Restoring Confidence in Usability Results
Adding confidence intervals to completion rates in usability tests will temper both excessive skepticism and overstated usability findings. Confidence intervals make testing more efficient by quickly revealing unusable tasks with very small samples. Examples are detailed and downloadable calculators are available. Are you Lacking Confidence? You just finished a usability test. You had
Calculating Sample Size for Task Completion (Discrete-Binary Method)
One of the biggest and usually first concerns levied against any statistical measures of usability is that the number of users required to obtain “statistically significant” data is prohibitive. People reason that one cannot with any reasonable level of confidence employ quantitative methods to determining product usability. The reasoning continues something like this: “I have
Calculating Sample Size for Task Times (Continuous Method)
We already saw how a manageable sample of users can provide meaningful data for discrete-binary data like task completion. With continuous data like task times, the sample size can be even smaller. The continuous calculation is a bit more complicated and involves somewhat of a Catch-22. Most want to determine the sample size ahead of
Calculating A Sigma Level From Task Success
Often the most reported measures of usability is task success. Success rates can be converted into a sigma value by using the discrete-binary defect calculation: Proportion Unsuccessful= Defects/Opportunities Where opportunities are the total number of tasks and defects are the total number of unsuccessful tasks. This calculation provides a proportion that is equivalent to a
Current Usability Solutions Are Unpredictable
It’s a big step when User Centered Design methods are employed in a company to improve the usability of a product. It shouldn’t be the last step and often times it is. Many popular usability testing techniques are the right method to gather user data, however, their results alone will only scratch the surface of
What’s a Z-Score and Why Use it in Usability Testing?
The Power of Z A common statistical way of standardizing data on one scale so a comparison can take place is using a z-score. The z-score is like a common yard stick for all types of data. Each z-score corresponds to a point in a normal distribution and as such is sometimes called a normal
Measuring & Analyzing Task Times
Continuous Data Efficiency is one of the cardinal aspects of a product’s usability. The amount of time it takes for a user to complete a task is one of the best predictors of efficiency because it: Illustrates the slightest variability (in seconds) that are more difficult to detect in other measures like errors Is a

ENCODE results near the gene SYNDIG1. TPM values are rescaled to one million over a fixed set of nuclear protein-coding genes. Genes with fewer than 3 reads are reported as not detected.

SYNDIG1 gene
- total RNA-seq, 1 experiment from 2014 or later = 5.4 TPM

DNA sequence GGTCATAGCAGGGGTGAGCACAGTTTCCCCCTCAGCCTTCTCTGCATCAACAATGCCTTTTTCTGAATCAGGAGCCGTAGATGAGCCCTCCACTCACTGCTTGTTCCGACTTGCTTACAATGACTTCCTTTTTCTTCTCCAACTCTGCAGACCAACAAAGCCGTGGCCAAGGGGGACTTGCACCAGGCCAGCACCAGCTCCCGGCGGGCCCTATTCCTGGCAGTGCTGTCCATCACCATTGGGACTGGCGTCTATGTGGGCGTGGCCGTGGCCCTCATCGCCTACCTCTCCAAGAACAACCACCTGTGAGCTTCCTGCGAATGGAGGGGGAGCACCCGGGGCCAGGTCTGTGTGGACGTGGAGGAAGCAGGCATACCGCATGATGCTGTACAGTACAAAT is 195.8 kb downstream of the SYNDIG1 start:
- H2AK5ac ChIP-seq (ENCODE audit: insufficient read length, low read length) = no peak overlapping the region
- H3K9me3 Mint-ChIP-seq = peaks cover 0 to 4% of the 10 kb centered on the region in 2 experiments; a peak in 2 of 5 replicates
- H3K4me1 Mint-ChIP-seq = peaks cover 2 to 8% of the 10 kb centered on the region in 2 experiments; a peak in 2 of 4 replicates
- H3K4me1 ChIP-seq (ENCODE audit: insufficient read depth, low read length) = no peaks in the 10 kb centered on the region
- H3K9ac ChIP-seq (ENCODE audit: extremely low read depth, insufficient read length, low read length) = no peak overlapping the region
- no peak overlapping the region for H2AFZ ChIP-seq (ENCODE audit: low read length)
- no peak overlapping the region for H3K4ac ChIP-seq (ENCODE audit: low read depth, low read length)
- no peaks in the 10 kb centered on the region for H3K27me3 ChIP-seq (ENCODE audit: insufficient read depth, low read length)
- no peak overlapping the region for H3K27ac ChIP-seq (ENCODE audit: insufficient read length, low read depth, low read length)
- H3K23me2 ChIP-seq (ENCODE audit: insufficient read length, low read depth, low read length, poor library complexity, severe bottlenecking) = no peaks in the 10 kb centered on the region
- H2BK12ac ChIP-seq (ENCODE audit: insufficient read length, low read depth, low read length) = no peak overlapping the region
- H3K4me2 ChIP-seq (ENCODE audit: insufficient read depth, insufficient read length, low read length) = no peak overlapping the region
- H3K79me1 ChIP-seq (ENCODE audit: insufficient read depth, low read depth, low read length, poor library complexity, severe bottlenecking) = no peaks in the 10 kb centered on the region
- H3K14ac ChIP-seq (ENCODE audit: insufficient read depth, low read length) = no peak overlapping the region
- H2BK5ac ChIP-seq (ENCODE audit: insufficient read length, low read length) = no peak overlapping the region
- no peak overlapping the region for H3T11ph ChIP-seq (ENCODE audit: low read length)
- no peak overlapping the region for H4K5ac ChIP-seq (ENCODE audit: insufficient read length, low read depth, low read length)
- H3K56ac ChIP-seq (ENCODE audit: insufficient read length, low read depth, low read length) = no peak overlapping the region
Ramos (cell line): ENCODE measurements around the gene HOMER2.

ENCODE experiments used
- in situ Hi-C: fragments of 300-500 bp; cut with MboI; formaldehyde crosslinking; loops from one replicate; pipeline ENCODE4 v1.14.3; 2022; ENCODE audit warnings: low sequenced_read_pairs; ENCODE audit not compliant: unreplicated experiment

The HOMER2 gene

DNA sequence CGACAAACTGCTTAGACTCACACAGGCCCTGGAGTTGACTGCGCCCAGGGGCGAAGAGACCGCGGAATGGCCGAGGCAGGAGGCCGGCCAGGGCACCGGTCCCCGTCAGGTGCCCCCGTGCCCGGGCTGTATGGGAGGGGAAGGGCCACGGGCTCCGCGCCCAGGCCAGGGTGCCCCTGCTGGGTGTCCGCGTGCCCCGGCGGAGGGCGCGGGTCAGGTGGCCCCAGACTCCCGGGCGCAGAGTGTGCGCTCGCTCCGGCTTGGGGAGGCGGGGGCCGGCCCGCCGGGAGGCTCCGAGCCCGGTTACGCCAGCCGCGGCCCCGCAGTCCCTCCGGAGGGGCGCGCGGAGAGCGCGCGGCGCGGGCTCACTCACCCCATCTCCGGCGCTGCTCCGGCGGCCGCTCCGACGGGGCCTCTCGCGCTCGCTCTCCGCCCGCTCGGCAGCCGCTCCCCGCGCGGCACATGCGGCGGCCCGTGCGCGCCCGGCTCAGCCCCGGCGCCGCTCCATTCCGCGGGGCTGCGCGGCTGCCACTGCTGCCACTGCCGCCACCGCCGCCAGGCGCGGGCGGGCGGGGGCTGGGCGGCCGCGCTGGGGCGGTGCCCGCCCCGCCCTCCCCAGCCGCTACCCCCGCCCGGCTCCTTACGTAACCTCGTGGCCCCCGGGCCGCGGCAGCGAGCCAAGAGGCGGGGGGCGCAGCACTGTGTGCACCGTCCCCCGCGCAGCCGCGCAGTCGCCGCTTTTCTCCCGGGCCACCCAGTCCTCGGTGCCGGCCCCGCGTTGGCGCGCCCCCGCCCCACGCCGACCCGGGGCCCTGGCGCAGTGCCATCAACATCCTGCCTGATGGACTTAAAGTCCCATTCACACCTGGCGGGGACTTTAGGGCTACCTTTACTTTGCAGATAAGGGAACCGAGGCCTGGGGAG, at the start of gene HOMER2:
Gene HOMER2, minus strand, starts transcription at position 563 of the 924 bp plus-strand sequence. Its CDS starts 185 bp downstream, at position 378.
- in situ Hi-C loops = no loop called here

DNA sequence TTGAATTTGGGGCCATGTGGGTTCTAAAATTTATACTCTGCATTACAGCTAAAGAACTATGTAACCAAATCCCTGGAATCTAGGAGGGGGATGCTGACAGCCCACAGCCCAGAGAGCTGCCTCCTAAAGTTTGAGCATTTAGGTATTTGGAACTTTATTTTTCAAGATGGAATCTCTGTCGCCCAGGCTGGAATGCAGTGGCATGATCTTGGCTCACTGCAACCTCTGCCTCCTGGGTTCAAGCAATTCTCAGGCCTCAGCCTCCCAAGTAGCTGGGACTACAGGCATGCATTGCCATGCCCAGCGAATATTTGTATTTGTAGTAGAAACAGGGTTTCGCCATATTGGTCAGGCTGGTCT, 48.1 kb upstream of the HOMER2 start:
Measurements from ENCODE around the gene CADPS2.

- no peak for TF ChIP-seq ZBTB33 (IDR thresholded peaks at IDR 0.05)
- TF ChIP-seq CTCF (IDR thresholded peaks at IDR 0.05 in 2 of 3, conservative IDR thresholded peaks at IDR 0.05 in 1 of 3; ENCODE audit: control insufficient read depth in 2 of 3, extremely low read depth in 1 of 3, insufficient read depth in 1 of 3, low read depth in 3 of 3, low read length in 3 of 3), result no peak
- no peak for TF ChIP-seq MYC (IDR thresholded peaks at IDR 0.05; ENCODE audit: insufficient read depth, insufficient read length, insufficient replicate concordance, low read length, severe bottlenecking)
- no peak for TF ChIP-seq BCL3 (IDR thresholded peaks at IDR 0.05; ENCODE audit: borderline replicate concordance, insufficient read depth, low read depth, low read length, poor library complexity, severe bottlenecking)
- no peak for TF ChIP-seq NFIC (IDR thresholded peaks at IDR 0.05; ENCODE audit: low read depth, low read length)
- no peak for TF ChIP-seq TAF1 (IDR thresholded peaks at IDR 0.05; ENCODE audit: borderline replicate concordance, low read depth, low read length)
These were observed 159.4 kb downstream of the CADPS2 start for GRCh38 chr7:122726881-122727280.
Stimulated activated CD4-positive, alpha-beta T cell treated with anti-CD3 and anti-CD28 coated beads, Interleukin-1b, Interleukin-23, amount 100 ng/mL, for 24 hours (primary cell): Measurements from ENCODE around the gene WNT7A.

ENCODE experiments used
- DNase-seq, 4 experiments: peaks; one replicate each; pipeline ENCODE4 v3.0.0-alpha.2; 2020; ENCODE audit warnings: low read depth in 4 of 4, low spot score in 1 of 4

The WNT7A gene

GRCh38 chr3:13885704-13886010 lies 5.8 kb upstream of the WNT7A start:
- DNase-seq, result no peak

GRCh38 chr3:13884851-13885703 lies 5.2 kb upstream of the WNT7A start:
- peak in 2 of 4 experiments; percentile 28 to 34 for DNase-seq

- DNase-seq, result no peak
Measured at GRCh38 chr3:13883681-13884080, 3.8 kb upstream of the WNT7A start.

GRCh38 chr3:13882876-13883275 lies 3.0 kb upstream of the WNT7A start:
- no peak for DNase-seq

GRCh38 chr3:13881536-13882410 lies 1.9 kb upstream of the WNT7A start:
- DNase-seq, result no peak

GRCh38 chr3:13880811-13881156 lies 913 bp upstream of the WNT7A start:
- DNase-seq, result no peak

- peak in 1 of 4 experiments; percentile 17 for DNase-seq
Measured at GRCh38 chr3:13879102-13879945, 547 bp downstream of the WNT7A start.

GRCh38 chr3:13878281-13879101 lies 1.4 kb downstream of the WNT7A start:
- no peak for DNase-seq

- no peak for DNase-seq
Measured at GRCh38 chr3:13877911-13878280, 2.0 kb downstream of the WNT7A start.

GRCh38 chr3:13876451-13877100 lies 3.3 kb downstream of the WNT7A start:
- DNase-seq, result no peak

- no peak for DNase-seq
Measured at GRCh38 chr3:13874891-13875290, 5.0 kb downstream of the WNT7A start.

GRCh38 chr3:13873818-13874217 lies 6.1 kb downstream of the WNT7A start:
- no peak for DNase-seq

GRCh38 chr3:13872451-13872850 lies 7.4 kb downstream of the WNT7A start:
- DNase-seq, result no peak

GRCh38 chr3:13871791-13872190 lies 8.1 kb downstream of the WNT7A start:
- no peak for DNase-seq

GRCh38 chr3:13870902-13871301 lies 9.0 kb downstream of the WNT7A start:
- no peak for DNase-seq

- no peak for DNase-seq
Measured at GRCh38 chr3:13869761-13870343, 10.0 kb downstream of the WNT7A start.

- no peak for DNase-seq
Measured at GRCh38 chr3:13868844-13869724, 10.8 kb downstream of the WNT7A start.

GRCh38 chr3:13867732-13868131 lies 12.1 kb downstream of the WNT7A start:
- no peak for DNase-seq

What is an Acceptable Level of Quality for Usability?
Usability measurements involve human performance and because human behavior is inherently error prone, reaching the goal of 6σ isn’t necessary to proclaim success. Manufacturing companies that are considered producing “high-quality” products are usually somewhere between 4σ and 5σ. The benchmarks and targets that we set in our tests will necessarily need to be more forgiving
The Importance of Task Order Randomizing during a Usability Test
Minimize Lurking Variables Getting Warmed Up Without task randomization, so-called lurking variables can taint your data–usually not enough that it’s devastating but often it’s noticeable. One lurking variable when analyzing task times is the user’s tendency to perform better on the later tasks and worse on the earlier tasks. It’s human nature: someone hands you
What’s the 1.5σ Shift and Does it Apply to Software Usability?
If you compare the sigma value on this site with other values published in most six sigma literature, it’s important to know that a 1.5 σ “shift” is usually added. For example, if you see a sigma value of 1.08σ on measuringusability.com and want to compare it to other sources then add 1.5. The resulting
Why 6σ is Not Limited to Manufacturing Processes
Six Sigma History and Overview Six Sigma was started in manufacturing for processes that are duplicated thousands and millions of times in something like the placement of a spot weld on sheet metal on a power turbine and being able to predict the failure rate of that part’s weld. If you can measure and control
How Do You Calculate a Z-Score/ Sigma Level?
The benefit of using a z-score in usability metrics was explained in “What’s a Z-Score and why use it in Usability Testing?” this article discusses different ways of calculating a z-score. The short answer is: It depends on your data and what you’re looking for. If you’ve encountered the z-score in a statistics book you